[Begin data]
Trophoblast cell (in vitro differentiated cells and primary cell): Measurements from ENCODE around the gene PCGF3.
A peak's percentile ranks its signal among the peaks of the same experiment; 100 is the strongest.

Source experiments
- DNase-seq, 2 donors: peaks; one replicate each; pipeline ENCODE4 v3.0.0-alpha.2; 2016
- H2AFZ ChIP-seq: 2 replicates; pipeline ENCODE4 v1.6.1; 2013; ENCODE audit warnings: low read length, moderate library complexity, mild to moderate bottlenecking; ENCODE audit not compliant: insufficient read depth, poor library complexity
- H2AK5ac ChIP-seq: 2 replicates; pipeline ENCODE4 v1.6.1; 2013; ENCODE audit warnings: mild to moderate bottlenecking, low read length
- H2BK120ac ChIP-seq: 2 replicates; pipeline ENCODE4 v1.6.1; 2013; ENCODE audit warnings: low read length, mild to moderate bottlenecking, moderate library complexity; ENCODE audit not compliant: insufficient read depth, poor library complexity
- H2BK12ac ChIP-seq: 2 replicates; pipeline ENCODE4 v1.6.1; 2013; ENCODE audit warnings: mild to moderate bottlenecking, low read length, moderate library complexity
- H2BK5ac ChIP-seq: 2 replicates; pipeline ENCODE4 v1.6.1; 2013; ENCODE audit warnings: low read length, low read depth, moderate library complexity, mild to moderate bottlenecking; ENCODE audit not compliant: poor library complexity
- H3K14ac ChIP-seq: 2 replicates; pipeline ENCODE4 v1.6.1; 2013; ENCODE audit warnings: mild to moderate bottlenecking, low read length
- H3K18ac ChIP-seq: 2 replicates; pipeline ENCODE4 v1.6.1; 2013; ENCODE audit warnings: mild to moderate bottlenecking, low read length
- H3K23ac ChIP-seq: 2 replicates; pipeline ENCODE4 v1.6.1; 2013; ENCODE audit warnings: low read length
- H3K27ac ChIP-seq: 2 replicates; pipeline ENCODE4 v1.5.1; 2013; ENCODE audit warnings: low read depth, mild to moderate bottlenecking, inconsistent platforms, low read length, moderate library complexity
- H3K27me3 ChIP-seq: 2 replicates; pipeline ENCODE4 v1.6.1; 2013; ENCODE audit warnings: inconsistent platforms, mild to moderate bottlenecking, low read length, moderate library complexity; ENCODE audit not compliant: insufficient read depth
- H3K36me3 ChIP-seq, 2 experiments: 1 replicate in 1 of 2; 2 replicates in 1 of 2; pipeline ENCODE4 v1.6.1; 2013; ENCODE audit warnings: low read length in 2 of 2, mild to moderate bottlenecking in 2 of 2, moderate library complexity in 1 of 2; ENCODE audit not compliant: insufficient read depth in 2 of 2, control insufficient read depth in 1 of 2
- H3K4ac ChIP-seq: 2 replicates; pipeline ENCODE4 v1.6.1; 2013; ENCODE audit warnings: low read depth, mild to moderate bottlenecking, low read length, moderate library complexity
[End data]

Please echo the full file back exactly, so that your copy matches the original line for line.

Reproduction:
Trophoblast cell (in vitro differentiated cells and primary cell): Measurements from ENCODE around the gene PCGF3.
A peak's percentile ranks its signal among the peaks of the same experiment; 100 is the strongest.

Source experiments
- DNase-seq, 2 donors: peaks; one replicate each; pipeline ENCODE4 v3.0.0-alpha.2; 2016
- H2AFZ ChIP-seq: 2 replicates; pipeline ENCODE4 v1.6.1; 2013; ENCODE audit warnings: low read length, moderate library complexity, mild to moderate bottlenecking; ENCODE audit not compliant: insufficient read depth, poor library complexity
- H2AK5ac ChIP-seq: 2 replicates; pipeline ENCODE4 v1.6.1; 2013; ENCODE audit warnings: mild to moderate bottlenecking, low read length
- H2BK120ac ChIP-seq: 2 replicates; pipeline ENCODE4 v1.6.1; 2013; ENCODE audit warnings: low read length, mild to moderate bottlenecking, moderate library complexity; ENCODE audit not compliant: insufficient read depth, poor library complexity
- H2BK12ac ChIP-seq: 2 replicates; pipeline ENCODE4 v1.6.1; 2013; ENCODE audit warnings: mild to moderate bottlenecking, low read length, moderate library complexity
- H2BK5ac ChIP-seq: 2 replicates; pipeline ENCODE4 v1.6.1; 2013; ENCODE audit warnings: low read length, low read depth, moderate library complexity, mild to moderate bottlenecking; ENCODE audit not compliant: poor library complexity
- H3K14ac ChIP-seq: 2 replicates; pipeline ENCODE4 v1.6.1; 2013; ENCODE audit warnings: mild to moderate bottlenecking, low read length
- H3K18ac ChIP-seq: 2 replicates; pipeline ENCODE4 v1.6.1; 2013; ENCODE audit warnings: mild to moderate bottlenecking, low read length
- H3K23ac ChIP-seq: 2 replicates; pipeline ENCODE4 v1.6.1; 2013; ENCODE audit warnings: low read length
- H3K27ac ChIP-seq: 2 replicates; pipeline ENCODE4 v1.5.1; 2013; ENCODE audit warnings: low read depth, mild to moderate bottlenecking, inconsistent platforms, low read length, moderate library complexity
- H3K27me3 ChIP-seq: 2 replicates; pipeline ENCODE4 v1.6.1; 2013; ENCODE audit warnings: inconsistent platforms, mild to moderate bottlenecking, low read length, moderate library complexity; ENCODE audit not compliant: insufficient read depth
- H3K36me3 ChIP-seq, 2 experiments: 1 replicate in 1 of 2; 2 replicates in 1 of 2; pipeline ENCODE4 v1.6.1; 2013; ENCODE audit warnings: low read length in 2 of 2, mild to moderate bottlenecking in 2 of 2, moderate library complexity in 1 of 2; ENCODE audit not compliant: insufficient read depth in 2 of 2, control insufficient read depth in 1 of 2
- H3K4ac ChIP-seq: 2 replicates; pipeline ENCODE4 v1.6.1; 2013; ENCODE audit warnings: low read depth, mild to moderate bottlenecking, low read length, moderate library complexity